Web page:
9 Sept 2020
Pit Pond, Seaton Delaval
Seaton Delaval, Northumberland
This is a
Current status is
Site now woodland
The nearby Seaton Delaval Colliery, just north of the station, was steam powered and needed a constant clean water to power the steam boilers and ensure the smooth running of the complex. As a result, the colliery utilised a nearby pond adjacent to Seaton Delaval Railway Station thanks to its proximity and limitless supply of water.
It is said the pond was actually a disused quarry, utilised by the colliery because of its closeness. Ordnance Survey maps only go as far back as the 1860s and do not suggest this.
Once the mine was electrified and connected to the network, the pond was filled in and converted into simple woodland. It remains the case today.
The maps above exhibit Seaton Delaval in the latter half of the 19th century. The first map further above is from 1865, and shows the pond adjacent to the station along the main road through the village. Its not known how it was connected to the colliery, and could even have been manually pumped supplying the colliery. In regards to the rst of the village, it was simply one long lane at this point, with miners terraces occupying the lane all the way to The Astley Arms.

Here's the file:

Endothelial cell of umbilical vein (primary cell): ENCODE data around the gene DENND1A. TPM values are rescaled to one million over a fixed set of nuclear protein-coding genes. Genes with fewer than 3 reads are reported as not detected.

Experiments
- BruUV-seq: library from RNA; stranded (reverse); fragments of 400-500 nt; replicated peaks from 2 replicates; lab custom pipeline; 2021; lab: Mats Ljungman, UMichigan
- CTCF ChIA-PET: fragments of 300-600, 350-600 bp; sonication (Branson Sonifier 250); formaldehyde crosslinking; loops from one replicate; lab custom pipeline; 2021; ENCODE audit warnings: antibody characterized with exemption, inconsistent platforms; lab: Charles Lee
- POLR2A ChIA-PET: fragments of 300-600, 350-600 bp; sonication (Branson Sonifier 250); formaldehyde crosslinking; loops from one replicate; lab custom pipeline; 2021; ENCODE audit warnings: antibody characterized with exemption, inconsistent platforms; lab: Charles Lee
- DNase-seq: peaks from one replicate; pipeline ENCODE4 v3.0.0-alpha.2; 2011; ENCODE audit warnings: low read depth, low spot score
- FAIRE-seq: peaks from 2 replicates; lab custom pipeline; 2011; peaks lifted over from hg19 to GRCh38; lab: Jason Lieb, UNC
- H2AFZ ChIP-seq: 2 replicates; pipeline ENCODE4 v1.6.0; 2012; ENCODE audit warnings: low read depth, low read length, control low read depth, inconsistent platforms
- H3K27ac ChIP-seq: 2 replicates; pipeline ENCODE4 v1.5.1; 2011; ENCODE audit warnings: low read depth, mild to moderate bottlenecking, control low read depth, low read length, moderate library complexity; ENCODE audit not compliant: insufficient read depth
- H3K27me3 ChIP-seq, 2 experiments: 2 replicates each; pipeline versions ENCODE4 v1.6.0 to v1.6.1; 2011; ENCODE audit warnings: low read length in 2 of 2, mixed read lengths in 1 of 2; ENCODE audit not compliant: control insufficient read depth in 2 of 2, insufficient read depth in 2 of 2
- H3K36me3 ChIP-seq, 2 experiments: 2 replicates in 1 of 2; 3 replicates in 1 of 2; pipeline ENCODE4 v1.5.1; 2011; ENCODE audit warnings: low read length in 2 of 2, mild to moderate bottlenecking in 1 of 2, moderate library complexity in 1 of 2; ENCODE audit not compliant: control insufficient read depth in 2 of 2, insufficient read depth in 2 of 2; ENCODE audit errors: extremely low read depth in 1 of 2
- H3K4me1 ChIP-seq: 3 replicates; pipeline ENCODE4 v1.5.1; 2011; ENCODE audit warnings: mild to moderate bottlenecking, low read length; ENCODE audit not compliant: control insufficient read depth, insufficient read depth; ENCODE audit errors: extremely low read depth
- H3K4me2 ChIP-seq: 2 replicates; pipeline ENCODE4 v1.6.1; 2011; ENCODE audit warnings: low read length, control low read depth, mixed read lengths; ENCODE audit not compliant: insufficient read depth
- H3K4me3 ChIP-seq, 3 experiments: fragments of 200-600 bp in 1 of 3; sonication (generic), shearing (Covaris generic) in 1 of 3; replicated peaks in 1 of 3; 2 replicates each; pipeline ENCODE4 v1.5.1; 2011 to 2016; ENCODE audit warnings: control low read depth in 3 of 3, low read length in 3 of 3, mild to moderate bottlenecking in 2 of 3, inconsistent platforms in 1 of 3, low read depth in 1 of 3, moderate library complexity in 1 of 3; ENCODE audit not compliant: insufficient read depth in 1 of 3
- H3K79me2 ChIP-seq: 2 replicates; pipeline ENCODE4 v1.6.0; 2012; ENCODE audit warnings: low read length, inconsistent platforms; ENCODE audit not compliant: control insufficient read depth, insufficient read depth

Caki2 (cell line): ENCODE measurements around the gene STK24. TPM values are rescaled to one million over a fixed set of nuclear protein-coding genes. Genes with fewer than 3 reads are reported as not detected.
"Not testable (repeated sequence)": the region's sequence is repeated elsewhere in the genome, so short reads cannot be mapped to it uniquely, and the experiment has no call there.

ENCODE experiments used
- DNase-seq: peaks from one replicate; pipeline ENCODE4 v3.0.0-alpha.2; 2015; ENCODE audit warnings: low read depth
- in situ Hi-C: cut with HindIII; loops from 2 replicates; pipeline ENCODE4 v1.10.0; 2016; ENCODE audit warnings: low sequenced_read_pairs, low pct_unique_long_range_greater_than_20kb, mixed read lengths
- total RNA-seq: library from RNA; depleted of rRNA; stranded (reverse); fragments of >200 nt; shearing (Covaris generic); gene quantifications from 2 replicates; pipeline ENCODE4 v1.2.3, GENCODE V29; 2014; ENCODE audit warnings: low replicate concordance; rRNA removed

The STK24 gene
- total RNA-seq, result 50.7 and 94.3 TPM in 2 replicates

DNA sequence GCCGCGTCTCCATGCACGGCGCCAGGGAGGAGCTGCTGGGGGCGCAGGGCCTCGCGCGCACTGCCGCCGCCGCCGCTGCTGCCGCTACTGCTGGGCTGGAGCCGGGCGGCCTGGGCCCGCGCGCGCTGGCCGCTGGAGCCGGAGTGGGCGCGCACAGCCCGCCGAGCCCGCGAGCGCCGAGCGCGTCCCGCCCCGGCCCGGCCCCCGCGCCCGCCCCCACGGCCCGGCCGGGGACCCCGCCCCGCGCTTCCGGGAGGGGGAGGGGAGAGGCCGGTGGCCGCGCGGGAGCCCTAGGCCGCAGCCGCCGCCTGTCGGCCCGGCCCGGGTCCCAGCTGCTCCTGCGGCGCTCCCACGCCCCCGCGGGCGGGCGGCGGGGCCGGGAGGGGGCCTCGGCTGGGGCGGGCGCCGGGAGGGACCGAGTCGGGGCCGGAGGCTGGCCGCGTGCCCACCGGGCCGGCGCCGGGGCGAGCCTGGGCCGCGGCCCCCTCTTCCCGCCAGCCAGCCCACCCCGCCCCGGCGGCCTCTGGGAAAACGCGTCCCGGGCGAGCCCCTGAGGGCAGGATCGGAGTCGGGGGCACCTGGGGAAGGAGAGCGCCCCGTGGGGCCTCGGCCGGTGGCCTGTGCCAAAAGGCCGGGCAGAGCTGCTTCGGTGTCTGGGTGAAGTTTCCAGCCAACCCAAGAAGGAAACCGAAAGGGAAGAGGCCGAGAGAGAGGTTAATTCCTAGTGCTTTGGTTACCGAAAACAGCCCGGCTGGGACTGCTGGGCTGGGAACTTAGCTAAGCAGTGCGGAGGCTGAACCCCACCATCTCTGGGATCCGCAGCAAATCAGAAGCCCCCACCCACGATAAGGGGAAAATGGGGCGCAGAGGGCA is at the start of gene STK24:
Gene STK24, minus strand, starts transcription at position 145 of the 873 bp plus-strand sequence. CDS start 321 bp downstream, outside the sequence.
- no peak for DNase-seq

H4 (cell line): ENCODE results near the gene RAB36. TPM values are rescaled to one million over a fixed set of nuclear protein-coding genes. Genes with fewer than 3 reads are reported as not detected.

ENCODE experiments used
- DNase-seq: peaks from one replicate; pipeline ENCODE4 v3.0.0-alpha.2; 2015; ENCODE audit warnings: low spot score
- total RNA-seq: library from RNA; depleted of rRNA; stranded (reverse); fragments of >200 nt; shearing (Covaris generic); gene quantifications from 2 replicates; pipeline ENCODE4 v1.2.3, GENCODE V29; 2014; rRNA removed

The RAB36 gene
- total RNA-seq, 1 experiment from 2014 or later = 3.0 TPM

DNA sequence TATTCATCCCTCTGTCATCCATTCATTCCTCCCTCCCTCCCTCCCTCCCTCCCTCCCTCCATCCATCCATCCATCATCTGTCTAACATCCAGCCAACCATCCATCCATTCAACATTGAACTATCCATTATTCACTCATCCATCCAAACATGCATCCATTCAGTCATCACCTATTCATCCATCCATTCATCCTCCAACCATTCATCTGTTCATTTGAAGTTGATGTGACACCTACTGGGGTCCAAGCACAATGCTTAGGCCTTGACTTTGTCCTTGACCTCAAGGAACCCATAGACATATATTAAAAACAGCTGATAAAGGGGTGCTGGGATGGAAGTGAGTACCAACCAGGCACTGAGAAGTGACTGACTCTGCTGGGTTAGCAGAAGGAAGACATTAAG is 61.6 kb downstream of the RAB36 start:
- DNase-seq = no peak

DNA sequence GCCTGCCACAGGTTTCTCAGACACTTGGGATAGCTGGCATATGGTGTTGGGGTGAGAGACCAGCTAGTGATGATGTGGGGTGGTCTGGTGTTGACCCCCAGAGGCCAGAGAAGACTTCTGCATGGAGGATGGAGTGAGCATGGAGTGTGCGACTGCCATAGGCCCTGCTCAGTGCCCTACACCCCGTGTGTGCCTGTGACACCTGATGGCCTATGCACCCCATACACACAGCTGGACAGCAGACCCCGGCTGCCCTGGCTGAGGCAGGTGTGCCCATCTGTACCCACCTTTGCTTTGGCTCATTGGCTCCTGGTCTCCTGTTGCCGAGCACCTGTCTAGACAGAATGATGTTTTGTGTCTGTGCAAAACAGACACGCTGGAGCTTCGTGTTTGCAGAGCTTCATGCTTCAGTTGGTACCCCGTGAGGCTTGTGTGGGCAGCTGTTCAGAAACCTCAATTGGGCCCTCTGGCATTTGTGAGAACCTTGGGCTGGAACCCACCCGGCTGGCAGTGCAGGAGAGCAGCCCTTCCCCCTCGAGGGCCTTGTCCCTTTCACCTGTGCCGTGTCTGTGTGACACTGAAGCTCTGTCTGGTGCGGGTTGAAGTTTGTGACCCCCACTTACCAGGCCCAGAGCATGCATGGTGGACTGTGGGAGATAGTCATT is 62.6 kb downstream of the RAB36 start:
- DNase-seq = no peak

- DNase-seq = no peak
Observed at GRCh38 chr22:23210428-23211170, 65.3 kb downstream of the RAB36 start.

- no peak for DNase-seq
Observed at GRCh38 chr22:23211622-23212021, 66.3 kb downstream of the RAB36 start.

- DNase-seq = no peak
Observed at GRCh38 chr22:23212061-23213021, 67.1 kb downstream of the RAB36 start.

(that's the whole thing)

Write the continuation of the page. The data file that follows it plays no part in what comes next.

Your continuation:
The second map, dated from 1897, shows a similar vista. The Hastings Arms Public House is now labelled, and a few more dwellings have been constructed but other than that the settlement seldom changed. The pond was still in use.
The third map is the Ordnance Survey from 1924. The pond is no longer in use and has been filled in by this point as seen on the map. The colliery will have been electrified by this point. Seaton Delaval had grown to be a substantial settlement by this point, with the football ground at Wheatridge Row constructed and a number of new terraces. Seaton Delaval Colliery was still in operation.
Photograph of the pond, undated. The signal box at Seaton Delaval station can be seen to the right and the station house and waiting room on the left. A gorgeous landscape that is unmatched compared to the present.
Retrieved from Seaton Valley Past and Present
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